Tuesday, December 16, 2008

The Dynasty's Dame

When I was at the Democratic National Convention in August, I was lucky to have the opportunity to hear Ted Kennedy mark the twilight of his lengthy career of public service by giving what was presumably one of his last major speeches. At the time, everyone in the convention hall assumed that Kennedy's speech also signified the approaching sunset over the family dynasty. Though members of the Kennedy clan remain in the public eye (Maria Shriver, Rep. Patrick Kennedy, Kathleen Kennedy Townsend), none has achieved the prominence or transcendence that JFK, RFK or Ted Kennedy rose to in their lifetimes.

Governor Patterson now has the opportunity to polish off the dusty chandeliers at Camelot and rescue the Kennedy dynasty from its inevitable demise by appointing a new dame of the dynasty, Caroline Kennedy, to be the distinguished junior senator from New York. It's an opportunity, I think, that he should delicately pass up.

Though Caroline Kennedy is obviously intelligent and accomplished, any legislative appointment would be made principally because of her last name. Until she became involved in vetting Obama's vice-presidential short list, Caroline Kennedy did not have a career in public service and, in fact, consciously shunned the limelight. Numerous other individuals have devoted their lives to public service and who have a proven track record upon which Governor Patterson can make an appointment. Carolyn Maloney (congresswoman from Manhattan/Queens), Kirstin Gillibrand (congresswoman from Albany), Jerry Nadler (congressman from Manhattan) and Brian Higgins (congressman from western NY) all come to mind. (Andrew Cuomo doesn't because I don't think he's going to get plucked from his new position as the state's attorney general.) Moreover, Caroline Kennedy doesn't have any connections to upstate New Yorkers, whose support is crucial to keeping the reigns of political power in the state in Democratic hands, in Congress and at the state level.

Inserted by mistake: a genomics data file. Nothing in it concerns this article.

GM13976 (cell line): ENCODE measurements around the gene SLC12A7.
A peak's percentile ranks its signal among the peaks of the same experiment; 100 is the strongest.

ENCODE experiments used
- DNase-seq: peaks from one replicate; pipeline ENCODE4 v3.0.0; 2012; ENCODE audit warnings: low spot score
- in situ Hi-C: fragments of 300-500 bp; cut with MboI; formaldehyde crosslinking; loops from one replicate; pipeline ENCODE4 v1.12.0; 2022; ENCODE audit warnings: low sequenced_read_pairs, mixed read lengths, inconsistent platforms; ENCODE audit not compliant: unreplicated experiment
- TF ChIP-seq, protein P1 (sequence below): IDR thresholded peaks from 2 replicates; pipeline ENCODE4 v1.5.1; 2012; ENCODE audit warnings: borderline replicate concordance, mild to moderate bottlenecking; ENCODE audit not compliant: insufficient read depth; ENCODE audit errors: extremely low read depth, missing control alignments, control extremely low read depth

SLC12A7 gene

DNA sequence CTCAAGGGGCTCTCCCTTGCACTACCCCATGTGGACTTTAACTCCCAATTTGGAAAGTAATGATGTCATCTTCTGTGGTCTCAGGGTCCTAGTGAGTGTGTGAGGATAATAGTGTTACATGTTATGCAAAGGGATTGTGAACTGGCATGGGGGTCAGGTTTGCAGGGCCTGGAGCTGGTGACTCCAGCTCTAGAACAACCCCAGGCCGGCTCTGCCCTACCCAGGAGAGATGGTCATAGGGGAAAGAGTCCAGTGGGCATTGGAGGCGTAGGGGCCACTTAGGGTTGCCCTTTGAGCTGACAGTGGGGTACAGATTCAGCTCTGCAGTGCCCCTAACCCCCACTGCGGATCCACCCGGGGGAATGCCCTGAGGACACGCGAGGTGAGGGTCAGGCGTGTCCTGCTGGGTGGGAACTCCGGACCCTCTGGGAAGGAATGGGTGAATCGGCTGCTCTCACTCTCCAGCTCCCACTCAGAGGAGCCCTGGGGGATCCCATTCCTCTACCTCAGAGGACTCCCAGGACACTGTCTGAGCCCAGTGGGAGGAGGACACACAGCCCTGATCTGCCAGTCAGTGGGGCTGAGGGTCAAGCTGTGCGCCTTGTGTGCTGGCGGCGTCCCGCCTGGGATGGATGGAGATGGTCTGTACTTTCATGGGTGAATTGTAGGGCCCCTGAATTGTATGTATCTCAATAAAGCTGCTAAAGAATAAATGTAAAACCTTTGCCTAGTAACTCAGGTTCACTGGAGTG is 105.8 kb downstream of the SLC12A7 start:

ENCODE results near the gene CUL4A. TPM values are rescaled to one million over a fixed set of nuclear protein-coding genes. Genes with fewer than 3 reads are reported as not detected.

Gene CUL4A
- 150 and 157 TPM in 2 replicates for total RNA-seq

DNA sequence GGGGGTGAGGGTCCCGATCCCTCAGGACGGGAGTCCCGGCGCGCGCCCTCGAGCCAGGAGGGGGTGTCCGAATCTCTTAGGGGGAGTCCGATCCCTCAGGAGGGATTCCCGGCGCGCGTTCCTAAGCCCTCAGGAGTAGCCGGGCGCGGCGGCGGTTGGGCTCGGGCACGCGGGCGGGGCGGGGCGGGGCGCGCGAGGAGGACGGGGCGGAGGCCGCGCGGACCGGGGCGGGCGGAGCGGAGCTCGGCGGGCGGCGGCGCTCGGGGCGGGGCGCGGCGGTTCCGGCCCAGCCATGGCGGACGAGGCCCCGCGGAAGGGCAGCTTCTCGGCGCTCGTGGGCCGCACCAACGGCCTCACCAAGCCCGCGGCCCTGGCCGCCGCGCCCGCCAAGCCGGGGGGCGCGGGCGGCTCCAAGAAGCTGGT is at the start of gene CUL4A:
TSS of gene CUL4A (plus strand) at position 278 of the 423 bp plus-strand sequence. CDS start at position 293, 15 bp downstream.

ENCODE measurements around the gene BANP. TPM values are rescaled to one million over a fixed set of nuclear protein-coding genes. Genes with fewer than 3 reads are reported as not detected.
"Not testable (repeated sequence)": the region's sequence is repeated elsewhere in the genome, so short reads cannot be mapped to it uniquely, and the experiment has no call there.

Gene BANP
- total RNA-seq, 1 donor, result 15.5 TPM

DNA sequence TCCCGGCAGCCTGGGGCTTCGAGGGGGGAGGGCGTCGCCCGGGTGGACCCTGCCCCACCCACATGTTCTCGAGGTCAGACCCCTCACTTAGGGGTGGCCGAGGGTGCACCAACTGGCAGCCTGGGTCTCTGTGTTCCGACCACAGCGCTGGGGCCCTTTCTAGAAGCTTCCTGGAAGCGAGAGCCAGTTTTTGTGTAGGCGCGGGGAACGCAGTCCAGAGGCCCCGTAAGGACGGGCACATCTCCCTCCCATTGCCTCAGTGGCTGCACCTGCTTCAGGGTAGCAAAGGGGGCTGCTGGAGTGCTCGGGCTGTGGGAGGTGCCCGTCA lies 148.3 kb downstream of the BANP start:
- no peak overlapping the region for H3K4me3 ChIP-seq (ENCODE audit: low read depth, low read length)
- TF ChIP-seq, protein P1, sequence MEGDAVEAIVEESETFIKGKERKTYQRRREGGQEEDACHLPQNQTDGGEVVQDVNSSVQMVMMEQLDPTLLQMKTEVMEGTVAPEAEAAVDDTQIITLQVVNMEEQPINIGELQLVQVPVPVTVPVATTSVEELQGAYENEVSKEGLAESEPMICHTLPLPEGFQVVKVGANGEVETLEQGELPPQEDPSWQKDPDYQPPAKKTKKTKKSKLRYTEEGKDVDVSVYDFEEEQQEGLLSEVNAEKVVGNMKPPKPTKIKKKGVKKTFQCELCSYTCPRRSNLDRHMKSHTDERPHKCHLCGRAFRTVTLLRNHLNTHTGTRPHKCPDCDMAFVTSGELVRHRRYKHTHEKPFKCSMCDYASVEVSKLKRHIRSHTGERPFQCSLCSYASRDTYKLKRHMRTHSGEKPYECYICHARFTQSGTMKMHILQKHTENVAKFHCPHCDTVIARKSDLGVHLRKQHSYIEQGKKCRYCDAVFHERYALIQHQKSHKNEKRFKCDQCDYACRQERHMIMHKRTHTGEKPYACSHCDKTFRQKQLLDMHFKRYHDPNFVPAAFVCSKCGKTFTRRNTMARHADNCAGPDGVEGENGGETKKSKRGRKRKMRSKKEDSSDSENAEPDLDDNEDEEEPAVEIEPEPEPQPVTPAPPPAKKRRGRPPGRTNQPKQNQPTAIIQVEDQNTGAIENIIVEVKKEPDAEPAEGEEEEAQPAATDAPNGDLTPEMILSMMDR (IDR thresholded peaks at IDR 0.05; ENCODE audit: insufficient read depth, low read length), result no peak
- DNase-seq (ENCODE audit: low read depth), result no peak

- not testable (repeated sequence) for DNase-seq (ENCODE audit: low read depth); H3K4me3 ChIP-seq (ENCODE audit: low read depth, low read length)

Let Caroline Kennedy run for office in an election, when she would have the opportunity to prove her bona fides to the public and make more of a convincing case as to why she should serve as a representative of her state. Until then, however, Governor Patterson should keep those pearly gates to Camelot closed shut.